The Fellowship Program offers Elise and her peers exclusive ABA experiences and a clear path for career advancement within the company. The program provides best-in-class supervision, including restricted and unrestricted opportunities. Perks also include free BACB exam study materials, collaboration with peers and mentorship from a range of leaders from multi-dimensional backgrounds, ensuring support every step of the way.
“The BCBAs here at the center already want to give me tasks, so I’m enthusiastic about getting started,” said Elise. “Two of my other coworkers decided to work towards becoming a BCBA at the same time, so it will be nice to go through the process with them.”
Every day at the center brings new experiences for Elise. She finds joy in her time with the kids, who have opened her up to their worlds.
“Many people believe ‘autism’ has a negative connotation. To me, the word simply means that the people diagnosed with it see the world in a different way and are not able to express themselves in the expected, neurotypical manner,” said Elise. “Society needs to be better about working with autism, not against it. We should take the time to learn about them and how they access the world rather than getting frustrated.”
One particular moment with a kiddo sticks out to her. This child’s behaviors include a lot of physical aggression and property destruction. He often found it difficult to verbalize when he was upset. After several months of working with him, she saw him starting to get angry one day. But rather than showing it physically, all of a sudden, he said, “I feel angry and I don’t want to do this anymore.”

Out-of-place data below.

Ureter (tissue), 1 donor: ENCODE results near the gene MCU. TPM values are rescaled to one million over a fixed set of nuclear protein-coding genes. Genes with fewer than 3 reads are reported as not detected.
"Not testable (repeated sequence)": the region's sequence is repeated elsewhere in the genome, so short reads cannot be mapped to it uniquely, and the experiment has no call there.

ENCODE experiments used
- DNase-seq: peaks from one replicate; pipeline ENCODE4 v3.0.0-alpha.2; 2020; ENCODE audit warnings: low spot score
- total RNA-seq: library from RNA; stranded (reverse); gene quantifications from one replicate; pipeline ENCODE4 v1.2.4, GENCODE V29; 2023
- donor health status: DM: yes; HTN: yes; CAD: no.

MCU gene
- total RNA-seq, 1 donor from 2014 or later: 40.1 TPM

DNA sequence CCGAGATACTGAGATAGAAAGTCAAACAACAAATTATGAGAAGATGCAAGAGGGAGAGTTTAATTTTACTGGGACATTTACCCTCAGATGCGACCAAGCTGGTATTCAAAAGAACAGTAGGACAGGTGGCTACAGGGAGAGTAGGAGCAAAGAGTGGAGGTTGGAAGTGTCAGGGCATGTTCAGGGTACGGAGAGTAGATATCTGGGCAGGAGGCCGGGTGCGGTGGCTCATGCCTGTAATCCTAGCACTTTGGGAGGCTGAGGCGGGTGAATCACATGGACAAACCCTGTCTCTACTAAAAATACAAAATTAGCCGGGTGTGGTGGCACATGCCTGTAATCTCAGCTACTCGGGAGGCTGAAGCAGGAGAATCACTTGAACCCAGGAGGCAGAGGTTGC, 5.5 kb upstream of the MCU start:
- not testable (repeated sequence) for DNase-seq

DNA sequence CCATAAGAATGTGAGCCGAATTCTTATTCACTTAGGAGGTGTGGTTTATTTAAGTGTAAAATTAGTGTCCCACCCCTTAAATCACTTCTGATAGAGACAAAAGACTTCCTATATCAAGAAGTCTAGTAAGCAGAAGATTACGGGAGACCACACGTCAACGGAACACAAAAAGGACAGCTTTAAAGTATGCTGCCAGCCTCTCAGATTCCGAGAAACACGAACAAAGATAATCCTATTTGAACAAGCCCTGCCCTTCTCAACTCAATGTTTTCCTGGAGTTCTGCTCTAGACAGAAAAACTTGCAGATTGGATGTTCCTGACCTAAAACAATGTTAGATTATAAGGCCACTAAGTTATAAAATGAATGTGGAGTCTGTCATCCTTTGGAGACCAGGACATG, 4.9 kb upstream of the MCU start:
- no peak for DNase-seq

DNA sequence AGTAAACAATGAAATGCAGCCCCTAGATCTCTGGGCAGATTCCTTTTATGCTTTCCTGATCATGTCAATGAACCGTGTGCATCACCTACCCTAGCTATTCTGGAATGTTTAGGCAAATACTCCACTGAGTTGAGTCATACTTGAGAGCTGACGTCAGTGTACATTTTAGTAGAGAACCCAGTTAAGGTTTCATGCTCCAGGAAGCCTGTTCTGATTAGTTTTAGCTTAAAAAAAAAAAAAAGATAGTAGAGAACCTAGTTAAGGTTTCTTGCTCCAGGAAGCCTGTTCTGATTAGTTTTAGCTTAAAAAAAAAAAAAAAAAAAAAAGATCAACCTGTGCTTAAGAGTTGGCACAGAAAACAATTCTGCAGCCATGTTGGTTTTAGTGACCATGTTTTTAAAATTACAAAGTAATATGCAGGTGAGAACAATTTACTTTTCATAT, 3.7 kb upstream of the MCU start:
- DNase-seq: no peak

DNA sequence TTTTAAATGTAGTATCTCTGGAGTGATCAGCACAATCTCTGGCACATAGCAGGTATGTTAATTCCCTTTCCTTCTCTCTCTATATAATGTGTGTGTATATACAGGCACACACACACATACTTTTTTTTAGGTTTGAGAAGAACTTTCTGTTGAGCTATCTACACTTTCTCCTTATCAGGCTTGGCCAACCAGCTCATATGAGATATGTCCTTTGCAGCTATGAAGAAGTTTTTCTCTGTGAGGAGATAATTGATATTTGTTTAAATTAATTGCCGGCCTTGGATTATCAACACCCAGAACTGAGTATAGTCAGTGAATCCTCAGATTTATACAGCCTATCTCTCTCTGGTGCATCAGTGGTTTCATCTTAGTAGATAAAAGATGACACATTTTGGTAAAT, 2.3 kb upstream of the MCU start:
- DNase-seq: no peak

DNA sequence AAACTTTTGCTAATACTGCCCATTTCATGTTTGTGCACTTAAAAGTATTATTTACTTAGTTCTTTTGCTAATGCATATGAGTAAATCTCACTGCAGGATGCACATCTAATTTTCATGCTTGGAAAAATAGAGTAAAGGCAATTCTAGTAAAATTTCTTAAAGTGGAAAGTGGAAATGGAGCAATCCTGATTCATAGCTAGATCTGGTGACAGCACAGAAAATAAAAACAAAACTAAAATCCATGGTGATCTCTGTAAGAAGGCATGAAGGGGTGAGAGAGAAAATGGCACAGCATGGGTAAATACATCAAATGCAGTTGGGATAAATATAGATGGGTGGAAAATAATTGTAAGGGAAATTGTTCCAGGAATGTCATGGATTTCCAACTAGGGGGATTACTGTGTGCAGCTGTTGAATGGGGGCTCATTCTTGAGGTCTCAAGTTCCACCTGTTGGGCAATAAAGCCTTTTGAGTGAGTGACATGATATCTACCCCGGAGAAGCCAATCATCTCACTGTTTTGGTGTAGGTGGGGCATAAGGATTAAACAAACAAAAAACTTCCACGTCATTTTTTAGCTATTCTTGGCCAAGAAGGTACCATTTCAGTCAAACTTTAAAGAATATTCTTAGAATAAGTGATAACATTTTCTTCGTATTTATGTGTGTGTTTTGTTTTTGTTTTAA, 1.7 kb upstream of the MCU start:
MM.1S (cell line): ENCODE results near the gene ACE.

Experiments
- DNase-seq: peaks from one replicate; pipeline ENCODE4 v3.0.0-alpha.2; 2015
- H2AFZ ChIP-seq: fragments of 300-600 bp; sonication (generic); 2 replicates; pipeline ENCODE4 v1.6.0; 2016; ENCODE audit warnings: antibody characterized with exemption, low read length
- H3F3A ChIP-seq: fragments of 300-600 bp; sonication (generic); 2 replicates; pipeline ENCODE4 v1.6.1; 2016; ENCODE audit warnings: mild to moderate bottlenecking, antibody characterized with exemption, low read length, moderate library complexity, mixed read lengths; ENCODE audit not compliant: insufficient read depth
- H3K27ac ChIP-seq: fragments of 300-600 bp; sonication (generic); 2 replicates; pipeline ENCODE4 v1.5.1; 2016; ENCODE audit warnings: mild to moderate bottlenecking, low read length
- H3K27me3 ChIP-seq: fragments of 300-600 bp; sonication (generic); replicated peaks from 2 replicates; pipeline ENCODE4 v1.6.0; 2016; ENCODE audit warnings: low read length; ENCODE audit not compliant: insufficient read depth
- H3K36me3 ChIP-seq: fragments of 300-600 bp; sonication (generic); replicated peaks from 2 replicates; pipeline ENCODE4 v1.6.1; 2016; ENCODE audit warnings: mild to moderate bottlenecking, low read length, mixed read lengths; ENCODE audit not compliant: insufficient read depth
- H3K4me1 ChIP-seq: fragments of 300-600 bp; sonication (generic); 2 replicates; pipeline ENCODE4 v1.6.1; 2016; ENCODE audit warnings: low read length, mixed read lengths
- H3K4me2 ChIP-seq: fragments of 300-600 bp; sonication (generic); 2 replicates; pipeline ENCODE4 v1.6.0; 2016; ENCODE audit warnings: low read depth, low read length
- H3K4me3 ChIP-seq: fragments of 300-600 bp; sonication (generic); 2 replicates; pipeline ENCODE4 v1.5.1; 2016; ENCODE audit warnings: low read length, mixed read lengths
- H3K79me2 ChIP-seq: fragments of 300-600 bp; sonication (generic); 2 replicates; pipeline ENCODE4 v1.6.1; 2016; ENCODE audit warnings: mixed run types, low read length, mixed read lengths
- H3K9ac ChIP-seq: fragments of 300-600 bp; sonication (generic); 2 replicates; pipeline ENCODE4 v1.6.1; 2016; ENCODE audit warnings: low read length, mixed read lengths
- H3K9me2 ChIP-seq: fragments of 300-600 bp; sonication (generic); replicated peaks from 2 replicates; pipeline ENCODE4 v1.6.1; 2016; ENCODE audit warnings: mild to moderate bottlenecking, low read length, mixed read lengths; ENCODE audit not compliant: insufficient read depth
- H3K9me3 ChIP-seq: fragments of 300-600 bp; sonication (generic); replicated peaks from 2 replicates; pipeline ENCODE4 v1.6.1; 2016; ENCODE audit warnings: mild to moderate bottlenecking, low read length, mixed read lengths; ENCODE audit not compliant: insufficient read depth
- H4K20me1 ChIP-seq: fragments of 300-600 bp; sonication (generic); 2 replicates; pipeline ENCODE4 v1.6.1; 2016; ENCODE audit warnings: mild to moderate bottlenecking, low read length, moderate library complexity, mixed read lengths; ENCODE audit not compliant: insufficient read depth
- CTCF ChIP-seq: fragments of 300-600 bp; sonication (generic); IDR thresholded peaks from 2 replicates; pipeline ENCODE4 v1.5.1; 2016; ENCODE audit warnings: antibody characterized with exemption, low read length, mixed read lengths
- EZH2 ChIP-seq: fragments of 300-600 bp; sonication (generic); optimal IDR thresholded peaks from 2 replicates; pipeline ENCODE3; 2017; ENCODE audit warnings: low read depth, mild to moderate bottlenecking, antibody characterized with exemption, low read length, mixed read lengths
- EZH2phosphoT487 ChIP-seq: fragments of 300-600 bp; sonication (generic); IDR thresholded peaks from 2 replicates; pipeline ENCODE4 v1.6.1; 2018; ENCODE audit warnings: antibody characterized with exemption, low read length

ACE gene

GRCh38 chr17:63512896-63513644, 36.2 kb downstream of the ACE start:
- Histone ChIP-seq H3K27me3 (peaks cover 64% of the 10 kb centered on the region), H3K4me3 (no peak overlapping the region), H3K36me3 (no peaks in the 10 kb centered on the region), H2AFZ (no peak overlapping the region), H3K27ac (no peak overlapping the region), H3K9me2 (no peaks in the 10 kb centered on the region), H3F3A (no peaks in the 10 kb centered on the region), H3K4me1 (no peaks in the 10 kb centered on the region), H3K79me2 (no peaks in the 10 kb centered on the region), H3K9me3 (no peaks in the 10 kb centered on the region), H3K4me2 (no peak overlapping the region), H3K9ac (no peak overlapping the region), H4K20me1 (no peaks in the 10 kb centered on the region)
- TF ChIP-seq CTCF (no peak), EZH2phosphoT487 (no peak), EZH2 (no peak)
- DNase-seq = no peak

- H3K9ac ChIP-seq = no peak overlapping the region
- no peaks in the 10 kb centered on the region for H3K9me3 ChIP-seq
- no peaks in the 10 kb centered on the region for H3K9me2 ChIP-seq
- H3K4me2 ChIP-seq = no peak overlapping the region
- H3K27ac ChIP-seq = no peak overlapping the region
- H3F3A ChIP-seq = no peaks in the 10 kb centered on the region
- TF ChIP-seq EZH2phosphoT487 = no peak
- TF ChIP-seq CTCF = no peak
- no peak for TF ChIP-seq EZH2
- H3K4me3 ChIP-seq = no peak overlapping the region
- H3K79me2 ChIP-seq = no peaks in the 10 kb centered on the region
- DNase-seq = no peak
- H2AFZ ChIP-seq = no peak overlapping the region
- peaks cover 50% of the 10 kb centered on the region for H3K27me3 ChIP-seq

Elise was overwhelmed and excited as this child successfully communicated his feelings. “He probably wondered why I was so happy! I told him we could stop and move on at that point.”
It is instances with incredible children like these that inspire her each day, but the connection with her teammates makes the job even better for her. She appreciates the daily conversations and collaboration the center offers.
“It takes a certain type of person to work here. Hopebridge attracts and hires the nicest people, and because it’s such a big network, it draws a wide range of people from all walks of life,” said Elise. “I love that I can rely on my coworkers. That’s important in any job.”
“Stumbling on this job was pure chance. I decided to continue down this road on a hunch, and I’m so thankful I did. Originally, I had no intention of continuing in the ABA field, but my love for it grew immediately. I feel so lucky that the timing worked out for me,” said Elise. “If you’re in the same boat I was in and are considering a change that you think will fulfill you, go for it!”
Get to Know Elise
Fun fact: “I played soccer since I was 2 years old and still play. Once the pandemic is over, I want to get a team going here with Hopebridge.
What’s on her playlist: “I’m a classic rock fan. I’m really into the Beatles and Queen, all thanks to my dad.”
If she could have any super power: “I would want to fly so I could travel all over the world for free.”
Dream vacation spot: “I would love to go to Sweden, so I could learn more about my Swedish heritage.”